When you're promised a "rate lock" from the lender, it means that you are guaranteed to get a specific interest rate over a certain number of days while you work on the application process. This ensures that your interest rate won't go up while you are going through the application process.
Rate lock periods can vary in length, anywhere from 15 to 60 days, with the longer spans generally costing more. A lending institution may agree to hold an interest rate and points for a longer period, like sixty days, but in exchange, the rate (and sometimes points) will be higher than that of a rate lock of a shorter period.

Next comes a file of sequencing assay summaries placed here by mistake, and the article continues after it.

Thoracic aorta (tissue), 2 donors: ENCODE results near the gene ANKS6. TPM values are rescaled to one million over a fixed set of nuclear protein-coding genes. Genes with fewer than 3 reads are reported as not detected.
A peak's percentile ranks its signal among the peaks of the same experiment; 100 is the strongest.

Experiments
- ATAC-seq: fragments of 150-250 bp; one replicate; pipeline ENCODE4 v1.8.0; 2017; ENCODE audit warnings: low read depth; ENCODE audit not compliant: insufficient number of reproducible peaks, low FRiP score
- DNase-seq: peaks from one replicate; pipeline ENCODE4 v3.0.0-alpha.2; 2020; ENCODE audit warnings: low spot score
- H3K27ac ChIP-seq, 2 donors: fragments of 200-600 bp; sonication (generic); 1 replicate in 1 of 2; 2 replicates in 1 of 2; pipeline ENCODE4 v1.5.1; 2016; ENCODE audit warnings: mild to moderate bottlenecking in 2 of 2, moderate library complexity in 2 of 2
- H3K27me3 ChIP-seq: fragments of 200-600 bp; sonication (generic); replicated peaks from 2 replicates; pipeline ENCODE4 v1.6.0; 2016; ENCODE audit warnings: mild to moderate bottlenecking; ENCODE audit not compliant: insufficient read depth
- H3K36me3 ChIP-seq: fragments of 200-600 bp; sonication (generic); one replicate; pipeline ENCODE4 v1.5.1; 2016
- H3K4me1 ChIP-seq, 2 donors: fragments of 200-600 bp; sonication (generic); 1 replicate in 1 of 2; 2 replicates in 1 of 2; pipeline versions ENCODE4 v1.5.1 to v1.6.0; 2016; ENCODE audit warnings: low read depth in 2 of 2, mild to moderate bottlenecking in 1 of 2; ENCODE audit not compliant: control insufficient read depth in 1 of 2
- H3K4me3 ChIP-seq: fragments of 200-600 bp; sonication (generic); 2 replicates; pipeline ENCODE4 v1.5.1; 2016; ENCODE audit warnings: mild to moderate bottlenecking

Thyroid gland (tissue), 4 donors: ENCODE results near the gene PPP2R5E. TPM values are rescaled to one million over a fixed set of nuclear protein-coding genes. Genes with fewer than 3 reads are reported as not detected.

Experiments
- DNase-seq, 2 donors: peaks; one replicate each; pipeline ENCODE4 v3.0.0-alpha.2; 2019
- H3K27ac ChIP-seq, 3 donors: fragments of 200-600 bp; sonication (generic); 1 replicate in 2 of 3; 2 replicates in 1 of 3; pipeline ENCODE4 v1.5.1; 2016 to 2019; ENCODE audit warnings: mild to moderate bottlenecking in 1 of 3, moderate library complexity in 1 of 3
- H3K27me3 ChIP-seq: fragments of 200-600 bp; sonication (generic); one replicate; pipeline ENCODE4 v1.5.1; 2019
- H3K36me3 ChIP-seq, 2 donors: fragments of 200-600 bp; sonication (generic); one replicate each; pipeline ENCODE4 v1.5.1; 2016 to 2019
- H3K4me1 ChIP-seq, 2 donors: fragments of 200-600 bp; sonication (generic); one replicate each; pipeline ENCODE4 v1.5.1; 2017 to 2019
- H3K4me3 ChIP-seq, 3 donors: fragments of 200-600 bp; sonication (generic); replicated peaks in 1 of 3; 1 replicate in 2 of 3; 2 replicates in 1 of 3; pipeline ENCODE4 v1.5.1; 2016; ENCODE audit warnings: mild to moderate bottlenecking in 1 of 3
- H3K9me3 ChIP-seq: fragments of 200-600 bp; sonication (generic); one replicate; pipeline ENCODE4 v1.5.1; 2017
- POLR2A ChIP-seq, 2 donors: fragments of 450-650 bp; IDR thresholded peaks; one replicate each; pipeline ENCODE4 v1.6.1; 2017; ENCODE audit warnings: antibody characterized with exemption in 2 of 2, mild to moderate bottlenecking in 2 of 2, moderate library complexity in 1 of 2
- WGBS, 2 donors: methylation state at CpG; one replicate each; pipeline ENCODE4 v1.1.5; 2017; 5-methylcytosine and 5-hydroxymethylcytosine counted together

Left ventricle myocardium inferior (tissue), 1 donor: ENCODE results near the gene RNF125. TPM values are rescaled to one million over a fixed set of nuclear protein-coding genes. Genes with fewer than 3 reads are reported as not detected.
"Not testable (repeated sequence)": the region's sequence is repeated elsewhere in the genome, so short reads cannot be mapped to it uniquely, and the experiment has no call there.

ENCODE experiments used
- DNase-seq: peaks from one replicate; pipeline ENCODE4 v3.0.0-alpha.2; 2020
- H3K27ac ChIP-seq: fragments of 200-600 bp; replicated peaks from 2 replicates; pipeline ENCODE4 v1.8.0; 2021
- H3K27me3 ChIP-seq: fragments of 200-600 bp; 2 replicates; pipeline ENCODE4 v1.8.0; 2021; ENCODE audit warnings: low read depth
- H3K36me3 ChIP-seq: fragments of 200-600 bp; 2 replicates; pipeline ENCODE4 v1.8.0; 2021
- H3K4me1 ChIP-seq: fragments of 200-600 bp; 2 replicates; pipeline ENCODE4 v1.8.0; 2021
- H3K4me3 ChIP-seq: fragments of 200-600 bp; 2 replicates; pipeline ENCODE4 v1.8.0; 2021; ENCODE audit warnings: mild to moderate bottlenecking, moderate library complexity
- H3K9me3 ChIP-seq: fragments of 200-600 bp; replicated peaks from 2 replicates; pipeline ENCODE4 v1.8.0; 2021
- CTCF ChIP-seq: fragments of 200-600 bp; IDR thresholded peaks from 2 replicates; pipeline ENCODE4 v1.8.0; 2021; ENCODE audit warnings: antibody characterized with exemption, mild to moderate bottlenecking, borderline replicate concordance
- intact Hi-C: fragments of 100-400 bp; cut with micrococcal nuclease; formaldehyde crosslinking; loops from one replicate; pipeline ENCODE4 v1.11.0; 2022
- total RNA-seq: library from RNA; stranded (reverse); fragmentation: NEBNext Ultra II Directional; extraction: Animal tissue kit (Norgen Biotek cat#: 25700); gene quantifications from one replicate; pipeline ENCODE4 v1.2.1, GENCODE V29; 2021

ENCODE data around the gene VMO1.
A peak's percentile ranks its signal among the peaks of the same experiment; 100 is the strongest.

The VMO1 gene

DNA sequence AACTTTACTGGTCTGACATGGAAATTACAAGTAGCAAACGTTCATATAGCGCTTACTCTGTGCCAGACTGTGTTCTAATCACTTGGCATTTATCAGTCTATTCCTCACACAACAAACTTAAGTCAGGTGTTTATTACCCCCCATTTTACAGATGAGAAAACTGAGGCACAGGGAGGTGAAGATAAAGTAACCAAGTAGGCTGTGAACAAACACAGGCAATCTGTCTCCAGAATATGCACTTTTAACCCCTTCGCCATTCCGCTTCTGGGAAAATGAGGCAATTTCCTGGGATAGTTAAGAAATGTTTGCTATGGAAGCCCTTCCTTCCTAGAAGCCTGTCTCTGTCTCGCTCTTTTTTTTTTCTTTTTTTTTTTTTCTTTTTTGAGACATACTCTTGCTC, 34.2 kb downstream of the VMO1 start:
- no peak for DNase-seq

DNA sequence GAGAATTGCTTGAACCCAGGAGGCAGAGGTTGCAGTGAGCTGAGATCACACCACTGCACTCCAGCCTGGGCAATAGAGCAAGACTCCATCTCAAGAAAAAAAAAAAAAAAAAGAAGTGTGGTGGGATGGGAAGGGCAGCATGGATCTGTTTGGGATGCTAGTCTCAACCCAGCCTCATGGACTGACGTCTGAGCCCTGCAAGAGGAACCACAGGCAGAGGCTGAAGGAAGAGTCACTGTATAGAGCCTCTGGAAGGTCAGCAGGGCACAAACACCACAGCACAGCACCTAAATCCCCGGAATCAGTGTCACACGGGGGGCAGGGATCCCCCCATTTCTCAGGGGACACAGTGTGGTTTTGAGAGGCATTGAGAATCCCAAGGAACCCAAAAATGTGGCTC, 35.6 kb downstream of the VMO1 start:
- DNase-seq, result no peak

There are more ways to get a lower rate, in addition to opting for a shorter rate lock period. The larger down payment you can pay, the better your interest rate will be, because you will be starting with more equity. You could opt to pay points to reduce your interest rate for the life of the loan, meaning you pay more up front. One strategy that makes financial sense for some is to pay points to improve the rate over the life of the loan. You pay more up front, but you will save money, especially if you keep the loan for a long time.
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